Review of the Use of "Theory of Change" in International Development
This review is the most comprehensive literature review and analysis of the use of Theory of Change by development agencies to date. Vogel built on the work of James (2011) and conducted 40 interviews with staff from 25 development organizations, including 9 donor agencies, 7 international NGOS and 9 research and training organizations. There was also a review of published and grey literature on theory of change to identify guidance and tools available.Key findings and guidance from this study are:
- A theory of change is most effectively used to map out the logical sequence of an initiative from inputs to outcomes, combined with a deeper critical reflection of people's underlying assumptions of how and why change might happen as the outcome of an initiatives
- While there is no consensus on a single definition of TOC, there is agreement on elements of TOC:
- Analysis of the context for the initiative, including social, political and environmental conditions, the current state of the problem the project is seeking to influence, and other actors able to influence change;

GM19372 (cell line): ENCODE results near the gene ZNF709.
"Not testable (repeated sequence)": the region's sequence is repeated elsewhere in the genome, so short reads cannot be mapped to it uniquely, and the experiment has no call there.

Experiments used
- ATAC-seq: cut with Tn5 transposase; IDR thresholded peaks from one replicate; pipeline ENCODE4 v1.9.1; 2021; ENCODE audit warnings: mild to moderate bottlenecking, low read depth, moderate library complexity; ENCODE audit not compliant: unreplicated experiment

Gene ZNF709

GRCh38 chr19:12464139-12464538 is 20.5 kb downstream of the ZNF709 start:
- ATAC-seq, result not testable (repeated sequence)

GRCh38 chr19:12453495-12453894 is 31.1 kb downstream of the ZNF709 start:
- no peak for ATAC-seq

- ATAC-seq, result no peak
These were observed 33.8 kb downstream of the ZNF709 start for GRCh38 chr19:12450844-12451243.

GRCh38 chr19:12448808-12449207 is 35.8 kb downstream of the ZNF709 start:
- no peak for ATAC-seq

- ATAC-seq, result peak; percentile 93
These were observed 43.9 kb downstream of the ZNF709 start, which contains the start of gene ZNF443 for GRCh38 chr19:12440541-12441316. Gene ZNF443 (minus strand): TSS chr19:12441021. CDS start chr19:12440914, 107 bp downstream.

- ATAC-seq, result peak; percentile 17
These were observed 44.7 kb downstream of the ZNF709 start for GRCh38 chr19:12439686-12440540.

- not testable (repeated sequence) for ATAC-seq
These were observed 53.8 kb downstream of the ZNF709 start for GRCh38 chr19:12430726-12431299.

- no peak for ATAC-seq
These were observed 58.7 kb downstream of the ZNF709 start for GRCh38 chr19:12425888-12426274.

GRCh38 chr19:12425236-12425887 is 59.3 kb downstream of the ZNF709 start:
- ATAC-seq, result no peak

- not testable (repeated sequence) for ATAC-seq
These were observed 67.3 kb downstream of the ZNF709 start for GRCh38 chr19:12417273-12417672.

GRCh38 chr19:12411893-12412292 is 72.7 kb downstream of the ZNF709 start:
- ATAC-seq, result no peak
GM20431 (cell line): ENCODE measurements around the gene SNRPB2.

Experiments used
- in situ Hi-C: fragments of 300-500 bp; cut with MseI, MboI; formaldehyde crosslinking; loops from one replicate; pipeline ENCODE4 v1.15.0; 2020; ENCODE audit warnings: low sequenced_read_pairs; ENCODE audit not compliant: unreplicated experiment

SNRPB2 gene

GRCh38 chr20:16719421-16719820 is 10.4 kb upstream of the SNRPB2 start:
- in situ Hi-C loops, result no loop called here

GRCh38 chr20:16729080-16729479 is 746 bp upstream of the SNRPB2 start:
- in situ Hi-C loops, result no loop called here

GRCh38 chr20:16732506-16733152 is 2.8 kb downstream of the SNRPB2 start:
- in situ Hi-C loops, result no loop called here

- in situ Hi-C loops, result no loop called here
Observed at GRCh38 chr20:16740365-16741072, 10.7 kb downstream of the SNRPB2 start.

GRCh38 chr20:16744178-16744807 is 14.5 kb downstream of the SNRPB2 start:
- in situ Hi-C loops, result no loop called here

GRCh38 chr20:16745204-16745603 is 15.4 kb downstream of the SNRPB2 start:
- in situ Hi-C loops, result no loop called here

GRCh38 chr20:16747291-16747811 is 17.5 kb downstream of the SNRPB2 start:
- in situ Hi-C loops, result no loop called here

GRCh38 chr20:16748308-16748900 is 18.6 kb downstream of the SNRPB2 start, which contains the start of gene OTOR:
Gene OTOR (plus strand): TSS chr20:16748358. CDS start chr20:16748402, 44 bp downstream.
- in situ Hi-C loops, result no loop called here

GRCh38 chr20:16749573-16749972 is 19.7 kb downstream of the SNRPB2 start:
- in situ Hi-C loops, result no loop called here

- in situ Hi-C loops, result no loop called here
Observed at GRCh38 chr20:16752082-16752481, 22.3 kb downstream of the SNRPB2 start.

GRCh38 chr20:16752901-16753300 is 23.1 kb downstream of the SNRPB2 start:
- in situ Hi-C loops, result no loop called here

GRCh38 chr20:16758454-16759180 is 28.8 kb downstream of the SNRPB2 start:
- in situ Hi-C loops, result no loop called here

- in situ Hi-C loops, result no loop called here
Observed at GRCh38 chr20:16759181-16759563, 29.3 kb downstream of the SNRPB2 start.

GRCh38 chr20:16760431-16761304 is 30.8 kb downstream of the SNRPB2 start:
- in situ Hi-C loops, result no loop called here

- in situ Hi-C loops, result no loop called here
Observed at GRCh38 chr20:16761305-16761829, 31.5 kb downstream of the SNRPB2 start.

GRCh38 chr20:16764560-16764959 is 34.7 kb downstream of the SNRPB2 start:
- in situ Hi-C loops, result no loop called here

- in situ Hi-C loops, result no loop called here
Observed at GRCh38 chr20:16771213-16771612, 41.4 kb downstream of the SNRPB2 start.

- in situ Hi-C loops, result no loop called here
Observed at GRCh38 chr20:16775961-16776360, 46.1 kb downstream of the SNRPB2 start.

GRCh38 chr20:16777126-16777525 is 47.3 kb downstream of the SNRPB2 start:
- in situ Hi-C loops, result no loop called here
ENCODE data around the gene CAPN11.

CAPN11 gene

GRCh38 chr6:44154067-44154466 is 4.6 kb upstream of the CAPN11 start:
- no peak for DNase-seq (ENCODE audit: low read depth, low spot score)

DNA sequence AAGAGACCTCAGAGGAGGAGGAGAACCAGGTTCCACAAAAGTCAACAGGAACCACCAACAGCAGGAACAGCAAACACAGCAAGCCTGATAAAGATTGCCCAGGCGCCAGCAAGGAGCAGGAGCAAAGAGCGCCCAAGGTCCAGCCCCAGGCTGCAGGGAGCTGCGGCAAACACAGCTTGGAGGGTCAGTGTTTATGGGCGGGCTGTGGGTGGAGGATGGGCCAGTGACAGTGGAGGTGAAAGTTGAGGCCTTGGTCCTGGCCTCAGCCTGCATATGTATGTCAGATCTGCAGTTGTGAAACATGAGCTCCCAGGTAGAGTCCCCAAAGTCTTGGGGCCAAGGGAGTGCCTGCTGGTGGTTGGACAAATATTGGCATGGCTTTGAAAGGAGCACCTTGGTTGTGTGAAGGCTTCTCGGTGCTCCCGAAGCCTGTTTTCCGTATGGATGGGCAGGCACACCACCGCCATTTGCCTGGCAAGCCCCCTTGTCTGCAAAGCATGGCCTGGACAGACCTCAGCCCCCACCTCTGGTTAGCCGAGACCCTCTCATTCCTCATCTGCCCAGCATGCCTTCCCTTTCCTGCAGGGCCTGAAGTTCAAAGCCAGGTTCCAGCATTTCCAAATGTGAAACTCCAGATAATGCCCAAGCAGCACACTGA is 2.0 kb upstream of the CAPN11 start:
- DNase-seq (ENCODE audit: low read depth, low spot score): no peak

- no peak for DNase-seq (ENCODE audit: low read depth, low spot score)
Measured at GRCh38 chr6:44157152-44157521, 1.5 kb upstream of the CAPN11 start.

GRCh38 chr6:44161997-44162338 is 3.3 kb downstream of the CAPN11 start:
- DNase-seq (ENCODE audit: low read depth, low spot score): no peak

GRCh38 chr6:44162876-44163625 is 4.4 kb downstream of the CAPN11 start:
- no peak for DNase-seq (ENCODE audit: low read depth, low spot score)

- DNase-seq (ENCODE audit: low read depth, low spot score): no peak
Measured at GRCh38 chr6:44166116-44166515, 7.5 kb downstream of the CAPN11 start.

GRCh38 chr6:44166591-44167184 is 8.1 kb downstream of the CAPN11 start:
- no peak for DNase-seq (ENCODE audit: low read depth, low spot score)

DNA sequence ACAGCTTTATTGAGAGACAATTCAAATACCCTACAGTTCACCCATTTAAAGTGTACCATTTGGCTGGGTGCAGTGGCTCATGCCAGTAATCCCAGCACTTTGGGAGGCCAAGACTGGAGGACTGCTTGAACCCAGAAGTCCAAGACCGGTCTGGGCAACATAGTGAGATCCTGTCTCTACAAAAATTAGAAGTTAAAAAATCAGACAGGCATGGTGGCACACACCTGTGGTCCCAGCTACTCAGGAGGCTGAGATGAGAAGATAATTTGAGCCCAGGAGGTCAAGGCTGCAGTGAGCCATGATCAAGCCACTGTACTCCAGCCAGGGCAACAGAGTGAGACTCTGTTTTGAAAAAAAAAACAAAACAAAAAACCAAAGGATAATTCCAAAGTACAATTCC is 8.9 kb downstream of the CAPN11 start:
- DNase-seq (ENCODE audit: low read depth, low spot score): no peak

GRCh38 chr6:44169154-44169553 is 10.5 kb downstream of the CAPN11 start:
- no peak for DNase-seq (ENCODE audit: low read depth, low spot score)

- Description of long-term change that the initiative seeks to support and for whose ultimate benefit;
- A Process/sequence of change anticipated to lead to the desired long-term outcome;
- Assumptions about how these changes might happen, as a check on whether the activities and outputs are appropriate for influencing change in the desired direction in this context;
- A diagram and narrative summary that captures the outcomes of the discussion;
- A methodology for tracking progress and evaluating results.
- A theory of change is best kept flexible, not prescribed, or it will quickly become a compliance exercise and lose much of its value
- Because of the activation of critical reflection, the TOC approach has potential to support innovation and adaptation in response to dynamic context
- Applying a theory of change demands institutional willingness to be realistic and flexible in programming responses, particularly in implementation and performance management.